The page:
Michael Dunn

Shooter takes stand in loud music killing case


Michael Dunn, left, enters the courtroom for the start of his retrial on murder charges, Thursday, Sept. 25, 2014, at the Duval County Courthouse in Jacksonville, Fla. The retrial of Dunn on murder charges for the shooting death of 17-year old Jordan Davis in a dispute over loud music at at Jacksonville gas station in November of 2012 began Thursday afternoon. Dunn was convicted previously of attempted second-degree murder for firing the shots, but a jury deadlocked on first-degree murder. (AP Photo/The Florida Times-Union, Bob Self, Pool) (AP Photo/The Florida Times-Union, Bob Self, Pool)

Michael Dunn, left, enters the courtroom for the start of his retrial on murder charges, Thursday, Sept. 25, 2014, at the Duval County Courthouse in Jacksonville, Fla. The retrial of Dunn on murder charges for the shooting death of 17-year old Jordan Davis in a dispute over loud music at at Jacksonville gas station in November of 2012 began Thursday afternoon. Dunn was convicted previously of attempted second-degree murder for firing the shots, but a jury deadlocked on first-degree murder. (AP Photo/The Florida Times-Union, Bob Self, Pool) (AP Photo/The Florida Times-Union, Bob Self, Pool)


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JACKSONVILLE, Fla. (AP) — A man who shot and killed a 17-year-old teenager after an argument over loud music outside a Jacksonville convenience store said Tuesday that he feared for his life when he opened fire.

Michael Dunn, 47, took the stand as the second witness called by his defense team. He is on trial for first-degree murder in the fatal shooting of Jordan Davis of Marietta, Georgia, in November 2012.

Dunn was convicted of three counts of attempted second-degree murder in February and already faces at least 60 years in prison. The jury in the first trial deadlocked on the first-degree murder count.

Prosecutors say Dunn fired 10 shots into the SUV carrying Davis and three other teenagers.

Dunn said he and his fiancé heard loud bass thumping from an SUV parked next to them when he pulled into a convenience store to buy a bottle of wine. He had just come from his son’s wedding.

“I put my window down … and I said ‘Hey, would you mind turning that down please?'” Dunn said.

Testimony from the other teenagers in the case said Dunn was angry when he asked them to turn the music down.

The music was turned off for a short time, Dunn said, until he heard a voice from the SUV’s backseat yelling curse words, telling someone in front to turn it back up.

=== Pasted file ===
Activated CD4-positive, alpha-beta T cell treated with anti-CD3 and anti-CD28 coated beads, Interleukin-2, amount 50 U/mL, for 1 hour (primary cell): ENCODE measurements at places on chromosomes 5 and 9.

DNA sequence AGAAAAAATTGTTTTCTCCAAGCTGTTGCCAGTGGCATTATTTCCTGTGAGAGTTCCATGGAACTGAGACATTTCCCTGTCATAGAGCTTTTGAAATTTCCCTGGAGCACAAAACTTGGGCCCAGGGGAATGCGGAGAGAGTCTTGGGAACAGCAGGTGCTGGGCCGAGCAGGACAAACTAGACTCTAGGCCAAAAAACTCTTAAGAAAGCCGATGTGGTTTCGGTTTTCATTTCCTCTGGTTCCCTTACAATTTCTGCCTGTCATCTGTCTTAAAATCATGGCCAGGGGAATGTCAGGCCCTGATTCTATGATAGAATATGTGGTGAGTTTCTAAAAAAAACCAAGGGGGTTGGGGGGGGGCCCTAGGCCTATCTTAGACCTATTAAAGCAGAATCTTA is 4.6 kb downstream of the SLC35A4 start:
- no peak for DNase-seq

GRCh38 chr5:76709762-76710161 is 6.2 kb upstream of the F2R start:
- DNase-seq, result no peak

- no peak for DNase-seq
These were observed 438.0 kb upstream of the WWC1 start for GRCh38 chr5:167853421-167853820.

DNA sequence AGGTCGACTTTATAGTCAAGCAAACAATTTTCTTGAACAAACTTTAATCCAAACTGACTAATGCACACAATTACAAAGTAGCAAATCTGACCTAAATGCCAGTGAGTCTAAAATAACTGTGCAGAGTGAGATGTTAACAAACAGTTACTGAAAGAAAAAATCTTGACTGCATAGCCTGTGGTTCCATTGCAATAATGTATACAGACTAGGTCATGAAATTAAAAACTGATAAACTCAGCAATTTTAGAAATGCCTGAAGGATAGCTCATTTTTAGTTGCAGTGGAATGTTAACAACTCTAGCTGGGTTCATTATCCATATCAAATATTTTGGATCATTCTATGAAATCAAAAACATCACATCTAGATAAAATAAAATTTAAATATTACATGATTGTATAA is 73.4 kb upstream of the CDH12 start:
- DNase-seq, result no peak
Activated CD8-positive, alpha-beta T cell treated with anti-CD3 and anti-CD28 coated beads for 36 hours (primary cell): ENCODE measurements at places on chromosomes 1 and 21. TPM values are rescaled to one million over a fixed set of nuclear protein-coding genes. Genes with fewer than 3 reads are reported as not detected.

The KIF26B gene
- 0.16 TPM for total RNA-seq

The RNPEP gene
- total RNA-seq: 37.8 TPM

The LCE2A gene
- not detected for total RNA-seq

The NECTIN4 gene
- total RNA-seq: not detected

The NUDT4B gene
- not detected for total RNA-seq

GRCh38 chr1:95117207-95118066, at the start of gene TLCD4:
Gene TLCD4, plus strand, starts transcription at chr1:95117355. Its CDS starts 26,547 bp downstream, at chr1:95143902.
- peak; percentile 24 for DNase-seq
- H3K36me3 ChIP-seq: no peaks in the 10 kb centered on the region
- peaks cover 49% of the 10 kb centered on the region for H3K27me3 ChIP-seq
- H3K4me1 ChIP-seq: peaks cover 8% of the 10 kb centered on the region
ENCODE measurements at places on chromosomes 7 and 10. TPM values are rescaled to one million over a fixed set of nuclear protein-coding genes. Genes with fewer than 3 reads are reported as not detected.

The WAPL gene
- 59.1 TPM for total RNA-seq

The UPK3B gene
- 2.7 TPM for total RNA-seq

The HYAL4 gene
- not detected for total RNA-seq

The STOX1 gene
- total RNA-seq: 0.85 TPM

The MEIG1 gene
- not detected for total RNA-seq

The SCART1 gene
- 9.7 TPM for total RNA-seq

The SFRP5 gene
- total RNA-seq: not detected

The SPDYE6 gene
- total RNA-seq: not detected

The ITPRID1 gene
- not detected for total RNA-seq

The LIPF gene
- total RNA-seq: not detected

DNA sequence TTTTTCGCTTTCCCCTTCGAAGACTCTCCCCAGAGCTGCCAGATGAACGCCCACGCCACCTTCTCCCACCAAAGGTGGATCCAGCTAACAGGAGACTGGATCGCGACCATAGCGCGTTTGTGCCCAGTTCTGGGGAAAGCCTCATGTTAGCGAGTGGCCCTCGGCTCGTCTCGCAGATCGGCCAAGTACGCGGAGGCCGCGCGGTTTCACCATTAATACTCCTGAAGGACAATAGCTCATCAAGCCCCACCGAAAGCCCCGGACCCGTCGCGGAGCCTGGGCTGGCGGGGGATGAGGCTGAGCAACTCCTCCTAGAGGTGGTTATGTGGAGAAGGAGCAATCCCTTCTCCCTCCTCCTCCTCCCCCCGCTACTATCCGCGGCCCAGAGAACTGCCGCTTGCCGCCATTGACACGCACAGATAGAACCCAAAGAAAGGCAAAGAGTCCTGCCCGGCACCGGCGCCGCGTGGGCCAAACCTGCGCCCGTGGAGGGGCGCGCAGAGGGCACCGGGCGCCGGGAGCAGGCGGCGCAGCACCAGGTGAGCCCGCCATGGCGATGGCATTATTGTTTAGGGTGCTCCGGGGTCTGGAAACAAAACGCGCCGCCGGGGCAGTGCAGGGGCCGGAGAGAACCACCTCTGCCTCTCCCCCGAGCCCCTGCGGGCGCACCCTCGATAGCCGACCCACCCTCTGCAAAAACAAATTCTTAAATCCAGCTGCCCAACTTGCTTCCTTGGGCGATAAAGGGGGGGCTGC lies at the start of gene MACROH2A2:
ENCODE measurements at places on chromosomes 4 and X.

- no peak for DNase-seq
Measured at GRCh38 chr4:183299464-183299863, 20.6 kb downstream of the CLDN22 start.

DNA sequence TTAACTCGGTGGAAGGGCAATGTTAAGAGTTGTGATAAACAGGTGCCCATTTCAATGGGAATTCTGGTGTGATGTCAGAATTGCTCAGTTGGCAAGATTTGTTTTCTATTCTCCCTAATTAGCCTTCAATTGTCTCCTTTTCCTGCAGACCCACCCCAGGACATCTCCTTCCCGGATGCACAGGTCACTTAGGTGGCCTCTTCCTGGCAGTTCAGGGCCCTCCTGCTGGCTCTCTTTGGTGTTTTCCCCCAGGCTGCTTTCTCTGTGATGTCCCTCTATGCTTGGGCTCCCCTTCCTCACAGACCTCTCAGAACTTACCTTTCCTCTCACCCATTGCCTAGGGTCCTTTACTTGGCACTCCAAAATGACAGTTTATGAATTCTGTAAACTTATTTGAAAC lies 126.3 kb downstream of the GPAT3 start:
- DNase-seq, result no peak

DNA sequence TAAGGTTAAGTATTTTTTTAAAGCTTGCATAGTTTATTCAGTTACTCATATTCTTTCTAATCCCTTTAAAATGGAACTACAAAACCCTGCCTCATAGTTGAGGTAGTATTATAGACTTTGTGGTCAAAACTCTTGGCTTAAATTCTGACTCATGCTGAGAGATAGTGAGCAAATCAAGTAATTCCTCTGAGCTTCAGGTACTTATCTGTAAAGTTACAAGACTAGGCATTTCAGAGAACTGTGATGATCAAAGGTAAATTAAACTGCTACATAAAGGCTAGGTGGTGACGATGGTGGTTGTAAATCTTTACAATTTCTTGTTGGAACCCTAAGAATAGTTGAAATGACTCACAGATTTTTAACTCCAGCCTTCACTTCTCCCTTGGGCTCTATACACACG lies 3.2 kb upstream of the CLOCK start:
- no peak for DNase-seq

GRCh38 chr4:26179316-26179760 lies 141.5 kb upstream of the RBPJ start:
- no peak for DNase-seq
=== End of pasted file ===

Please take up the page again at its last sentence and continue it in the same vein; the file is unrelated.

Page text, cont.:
Dunn said he was not angry when the music was turned back up, but then things got heated.

“I hear ‘….Cracker something, white boy’ just impolite things are being said,” Dunn said.

Dunn said the man in the backseat then rolled the window down and flashed a gun.

“I saw the barrel of a gun. I’m petrified. I’m in fear for my life this guy just threatened to kill me and showed me a gun,” Dunn said.

Prosecutors say there was no gun, and no gun was ever recovered from the car or the area nearby.

Dunn said the back door of the SUV opened, and that he grabbed his handgun. He had a permit for the gun.

“I reached for my weapon, in my glove box. I said ‘You’re not going to kill me you son of a bitch,’ and then I was firing, in about two seconds.”

He continued firing as the SUV sped away.

On cross-examination, prosecutor John Guy asked Dunn if he knew anyone had been hurt when he started firing into the rear passenger door, and Dunn said no.

“His door was open. It doesn’t mean he’s behind his door. I didn’t see him behind the door,” Dunn said.

Then Dunn told Guy that Davis was outside the car when he was firing

Dunn said he didn’t think that he’d hurt anyone, and prosecutors told jurors that he went back to his hotel, had a cocktail, walked his dog, ordered a pizza and went to sleep.

He never called 911, prosecutors pointed out.

Dunn said he didn’t know Davis had died until he saw a report on his cell phone at 1 a.m.

“I went to the bathroom and vomited,” Dunn said.

Dunn, from Satellite Beach, Florida, said he wanted to go home to report the incident to his local sheriff because authorities there were familiar with him.

DEREK KINNER

Source: AP

Copyright 2014 Associated Press. All rights reserved. This material may not be published, broadcast, rewritten, or redistributed.

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